Broiled shrimp with pesto rosso polenta

Shrimp and the Life of Pi

So this weekend was for trying something new and revisiting an old friend. Make that twice. Shrimp has been part of my life for a long time, ever since I was a small child. But never in my life have I  broiled it the way I did yesterday. I deepened the gash that one makes to take out the vein, filled it with a mixture of melted butter and pesto rosso, which is essentially a sun-dried tomato pesto  (out of a jar folks!). Then I stuck it under the broiler until charred spots appeared on the shells. It was out of this world. The sauce that pooled around the shrimp was to die for as well! We ate it with polenta which takes about 20 minutes to simmer, which is just about enough time to prepare the shrimp.

Secondly, I watched Life of Pi the movie, thirteen years after I read the book. My sister gifted it to me as I was leaving India for the USA. Little did I know that I was never going back. But I remember sitting on that plane and identifying with Pi, not knowing where I was going but knowing that I had to be a survivor, no matter what! Sure there was a University at the end of the journey for me, an employeer, a project and a laboratory to do it in, but I knew not a soul. My family and the people who had been my friends until then, were not coming with me. I felt a bit like Pi adrift in the  middle of the Pacific, with Richard Parker watching him. Who was my Richard Parker? The whole damn world, that’s who!

Today I watched the movie and remembered that time once again. But this time, I watched it with the eyes of a story-teller. And I realized that the story is all about the whole business of story-telling.  About how you can tell a story in more than one way, and the best way need not be the one that is closer to reality.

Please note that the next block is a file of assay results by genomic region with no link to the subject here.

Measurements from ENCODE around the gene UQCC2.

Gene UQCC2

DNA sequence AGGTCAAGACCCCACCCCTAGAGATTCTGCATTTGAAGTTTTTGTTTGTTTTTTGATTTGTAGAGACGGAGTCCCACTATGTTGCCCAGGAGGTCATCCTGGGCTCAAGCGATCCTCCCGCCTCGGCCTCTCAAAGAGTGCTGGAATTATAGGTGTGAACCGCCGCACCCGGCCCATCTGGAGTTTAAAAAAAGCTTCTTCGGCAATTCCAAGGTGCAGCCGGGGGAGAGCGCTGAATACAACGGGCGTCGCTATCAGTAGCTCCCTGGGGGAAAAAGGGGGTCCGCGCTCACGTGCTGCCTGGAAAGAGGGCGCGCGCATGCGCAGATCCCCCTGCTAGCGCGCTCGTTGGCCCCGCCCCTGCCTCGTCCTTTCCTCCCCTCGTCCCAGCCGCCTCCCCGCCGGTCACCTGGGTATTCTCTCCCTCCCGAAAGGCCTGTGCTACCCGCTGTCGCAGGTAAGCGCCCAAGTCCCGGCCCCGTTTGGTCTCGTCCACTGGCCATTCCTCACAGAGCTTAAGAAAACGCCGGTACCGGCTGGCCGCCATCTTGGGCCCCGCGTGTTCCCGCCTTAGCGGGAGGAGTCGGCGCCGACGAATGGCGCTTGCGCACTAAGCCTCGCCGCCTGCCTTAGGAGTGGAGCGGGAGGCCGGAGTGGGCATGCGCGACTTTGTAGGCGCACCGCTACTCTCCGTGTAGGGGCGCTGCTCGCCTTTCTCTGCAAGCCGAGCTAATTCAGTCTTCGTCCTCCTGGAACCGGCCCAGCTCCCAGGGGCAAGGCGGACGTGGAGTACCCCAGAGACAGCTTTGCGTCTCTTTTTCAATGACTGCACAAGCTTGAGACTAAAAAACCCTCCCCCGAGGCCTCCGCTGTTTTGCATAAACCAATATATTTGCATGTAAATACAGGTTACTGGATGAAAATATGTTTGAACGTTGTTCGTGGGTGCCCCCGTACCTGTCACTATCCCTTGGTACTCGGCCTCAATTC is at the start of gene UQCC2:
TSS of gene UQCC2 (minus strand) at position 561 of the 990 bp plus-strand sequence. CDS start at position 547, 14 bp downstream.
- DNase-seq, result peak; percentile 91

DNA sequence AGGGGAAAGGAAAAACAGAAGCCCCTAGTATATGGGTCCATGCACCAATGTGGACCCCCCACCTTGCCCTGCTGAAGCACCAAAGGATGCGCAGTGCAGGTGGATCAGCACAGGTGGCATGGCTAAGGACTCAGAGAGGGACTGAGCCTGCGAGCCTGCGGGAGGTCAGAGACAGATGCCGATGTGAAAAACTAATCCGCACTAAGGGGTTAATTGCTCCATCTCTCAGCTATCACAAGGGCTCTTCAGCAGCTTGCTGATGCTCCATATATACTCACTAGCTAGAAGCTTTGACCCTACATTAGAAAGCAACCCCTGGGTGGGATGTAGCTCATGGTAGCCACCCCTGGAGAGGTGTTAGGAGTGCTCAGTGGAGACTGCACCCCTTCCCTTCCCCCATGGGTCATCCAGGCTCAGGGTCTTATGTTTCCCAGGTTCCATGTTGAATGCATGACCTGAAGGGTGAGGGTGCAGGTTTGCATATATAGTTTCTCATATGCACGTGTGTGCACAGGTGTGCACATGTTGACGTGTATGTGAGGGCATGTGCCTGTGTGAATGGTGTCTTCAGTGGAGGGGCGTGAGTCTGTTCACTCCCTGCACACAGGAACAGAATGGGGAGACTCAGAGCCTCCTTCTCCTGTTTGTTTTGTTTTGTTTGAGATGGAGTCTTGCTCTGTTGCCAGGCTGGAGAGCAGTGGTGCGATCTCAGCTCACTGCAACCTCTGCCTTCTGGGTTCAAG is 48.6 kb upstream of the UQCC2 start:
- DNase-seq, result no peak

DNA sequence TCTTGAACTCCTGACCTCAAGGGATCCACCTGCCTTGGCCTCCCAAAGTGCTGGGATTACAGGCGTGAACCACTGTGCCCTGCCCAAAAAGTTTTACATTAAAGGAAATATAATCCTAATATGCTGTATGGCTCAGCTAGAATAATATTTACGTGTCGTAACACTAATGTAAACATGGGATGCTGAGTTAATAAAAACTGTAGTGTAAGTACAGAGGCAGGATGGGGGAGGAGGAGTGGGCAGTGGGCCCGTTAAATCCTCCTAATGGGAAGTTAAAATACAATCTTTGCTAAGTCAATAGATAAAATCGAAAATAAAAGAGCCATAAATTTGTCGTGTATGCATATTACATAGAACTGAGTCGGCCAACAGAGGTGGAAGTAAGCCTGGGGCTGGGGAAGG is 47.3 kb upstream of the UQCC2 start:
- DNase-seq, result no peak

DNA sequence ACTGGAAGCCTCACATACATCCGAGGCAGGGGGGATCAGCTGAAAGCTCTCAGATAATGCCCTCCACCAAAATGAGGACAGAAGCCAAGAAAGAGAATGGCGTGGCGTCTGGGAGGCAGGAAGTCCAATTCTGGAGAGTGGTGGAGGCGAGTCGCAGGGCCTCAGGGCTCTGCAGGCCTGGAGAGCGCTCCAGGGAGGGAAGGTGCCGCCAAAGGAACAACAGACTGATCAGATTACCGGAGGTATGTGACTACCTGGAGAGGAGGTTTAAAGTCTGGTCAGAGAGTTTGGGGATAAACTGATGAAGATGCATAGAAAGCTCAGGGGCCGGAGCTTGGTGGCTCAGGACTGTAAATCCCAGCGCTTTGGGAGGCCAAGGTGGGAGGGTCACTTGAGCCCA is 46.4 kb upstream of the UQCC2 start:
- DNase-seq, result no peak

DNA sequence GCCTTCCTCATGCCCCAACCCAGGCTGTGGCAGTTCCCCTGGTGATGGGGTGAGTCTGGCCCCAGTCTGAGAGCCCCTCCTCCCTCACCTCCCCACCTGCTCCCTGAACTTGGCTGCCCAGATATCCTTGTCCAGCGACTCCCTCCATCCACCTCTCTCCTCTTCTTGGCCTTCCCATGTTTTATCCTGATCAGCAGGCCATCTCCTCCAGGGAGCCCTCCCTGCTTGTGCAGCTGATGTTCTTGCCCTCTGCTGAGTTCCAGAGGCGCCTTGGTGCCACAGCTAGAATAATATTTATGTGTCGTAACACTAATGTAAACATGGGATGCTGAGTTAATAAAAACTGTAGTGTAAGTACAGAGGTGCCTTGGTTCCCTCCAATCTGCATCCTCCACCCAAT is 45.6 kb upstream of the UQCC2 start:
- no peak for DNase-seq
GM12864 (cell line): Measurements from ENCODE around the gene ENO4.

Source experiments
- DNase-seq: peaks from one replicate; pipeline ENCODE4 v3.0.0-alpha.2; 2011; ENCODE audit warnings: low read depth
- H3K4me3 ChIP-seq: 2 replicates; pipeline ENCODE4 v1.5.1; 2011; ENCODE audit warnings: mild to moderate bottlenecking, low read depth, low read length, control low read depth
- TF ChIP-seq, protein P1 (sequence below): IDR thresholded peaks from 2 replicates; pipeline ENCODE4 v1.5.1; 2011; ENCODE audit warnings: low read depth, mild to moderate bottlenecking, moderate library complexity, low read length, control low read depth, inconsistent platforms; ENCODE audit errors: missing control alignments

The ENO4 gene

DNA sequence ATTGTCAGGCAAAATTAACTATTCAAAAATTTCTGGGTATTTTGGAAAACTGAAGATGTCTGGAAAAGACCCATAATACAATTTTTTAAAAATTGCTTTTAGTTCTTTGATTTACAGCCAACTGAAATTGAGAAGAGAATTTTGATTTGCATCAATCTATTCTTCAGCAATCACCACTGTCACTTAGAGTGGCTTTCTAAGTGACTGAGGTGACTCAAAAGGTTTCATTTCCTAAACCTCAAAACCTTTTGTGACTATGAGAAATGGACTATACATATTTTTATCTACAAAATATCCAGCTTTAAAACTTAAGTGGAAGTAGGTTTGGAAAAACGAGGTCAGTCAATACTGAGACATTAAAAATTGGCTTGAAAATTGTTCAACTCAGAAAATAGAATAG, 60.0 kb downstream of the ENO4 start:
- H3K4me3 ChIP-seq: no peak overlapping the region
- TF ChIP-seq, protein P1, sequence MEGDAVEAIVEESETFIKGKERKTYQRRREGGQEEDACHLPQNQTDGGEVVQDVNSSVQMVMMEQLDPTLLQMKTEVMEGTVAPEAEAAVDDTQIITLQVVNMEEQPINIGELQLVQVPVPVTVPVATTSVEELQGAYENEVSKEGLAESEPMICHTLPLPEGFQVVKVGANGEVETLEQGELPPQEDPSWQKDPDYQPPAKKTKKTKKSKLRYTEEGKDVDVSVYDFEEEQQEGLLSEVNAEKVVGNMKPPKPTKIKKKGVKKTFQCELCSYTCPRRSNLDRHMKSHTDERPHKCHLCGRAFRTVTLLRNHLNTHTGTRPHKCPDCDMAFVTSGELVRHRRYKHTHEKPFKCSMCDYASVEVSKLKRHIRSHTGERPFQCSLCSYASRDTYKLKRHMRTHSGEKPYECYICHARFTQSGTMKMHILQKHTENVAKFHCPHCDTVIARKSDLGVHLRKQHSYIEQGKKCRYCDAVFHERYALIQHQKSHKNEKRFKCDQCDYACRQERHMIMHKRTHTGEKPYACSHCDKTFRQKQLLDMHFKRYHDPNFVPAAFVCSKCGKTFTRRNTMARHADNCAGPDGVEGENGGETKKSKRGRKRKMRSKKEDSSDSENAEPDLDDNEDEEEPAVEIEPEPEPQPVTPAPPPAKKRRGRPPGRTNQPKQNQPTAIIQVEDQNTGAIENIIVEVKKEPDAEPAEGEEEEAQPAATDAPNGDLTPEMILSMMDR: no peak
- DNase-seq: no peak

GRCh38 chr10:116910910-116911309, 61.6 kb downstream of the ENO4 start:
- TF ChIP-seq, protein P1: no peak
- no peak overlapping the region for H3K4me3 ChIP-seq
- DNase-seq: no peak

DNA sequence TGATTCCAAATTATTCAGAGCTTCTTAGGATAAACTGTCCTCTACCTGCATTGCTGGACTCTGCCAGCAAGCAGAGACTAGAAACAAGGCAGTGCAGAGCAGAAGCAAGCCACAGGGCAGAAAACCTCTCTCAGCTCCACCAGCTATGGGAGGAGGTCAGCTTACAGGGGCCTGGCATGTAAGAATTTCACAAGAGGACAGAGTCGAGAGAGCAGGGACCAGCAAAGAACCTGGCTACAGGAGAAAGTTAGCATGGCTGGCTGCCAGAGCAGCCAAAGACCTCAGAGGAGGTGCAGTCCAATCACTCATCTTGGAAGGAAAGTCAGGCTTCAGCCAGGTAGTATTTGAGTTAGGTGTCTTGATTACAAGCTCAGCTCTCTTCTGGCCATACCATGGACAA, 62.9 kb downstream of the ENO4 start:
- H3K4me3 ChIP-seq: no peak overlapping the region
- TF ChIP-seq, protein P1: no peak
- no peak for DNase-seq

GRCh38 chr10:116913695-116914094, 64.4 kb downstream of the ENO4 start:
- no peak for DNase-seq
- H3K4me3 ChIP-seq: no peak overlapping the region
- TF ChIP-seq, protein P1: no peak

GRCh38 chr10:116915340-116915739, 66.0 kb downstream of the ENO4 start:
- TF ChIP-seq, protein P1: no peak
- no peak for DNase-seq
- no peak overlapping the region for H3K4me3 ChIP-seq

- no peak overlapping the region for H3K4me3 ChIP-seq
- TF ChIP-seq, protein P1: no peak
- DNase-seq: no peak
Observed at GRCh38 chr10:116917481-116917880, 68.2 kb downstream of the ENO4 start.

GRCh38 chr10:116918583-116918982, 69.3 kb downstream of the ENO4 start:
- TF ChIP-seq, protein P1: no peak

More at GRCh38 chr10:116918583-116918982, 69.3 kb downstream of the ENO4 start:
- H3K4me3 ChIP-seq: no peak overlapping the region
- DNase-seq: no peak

In the end, the story that we like best will end up being reality for us. Does that make sense? Well think of that last scene (if you have seen the movie, otherwise imagine it) when Pi, after telling his visitor about the story of his survival,  asks him whether he prefers the version which features Richard Parker the Royal Bengal Tiger or the more prosaic one with the psychopathic cook. Our writer friend replies that he likes the one with the tiger. So did I. And I bet, so did you. Why? Because it is so much more uplifting.

There is much more hope and brightness in a world where you have to wage a game of wits against a majestic, beautiful yet dangerous Royal Bengal Tiger instead of a mindless battle against a boor and a psychopath – someone who depicts the worst of humanity.

Nature reminds us every now and then that we are nothing, inconsequential and helpless when faced with its fury, and so we have a weakness for stories where nature turns around and helps us somehow to prevail ,and to live to tell the story of our survival. Somewhere deep inside, an ancient part of our brain  feels reassured that God or Mother Nature or A Higher Force is watching over us. It feels safe and nurtured.

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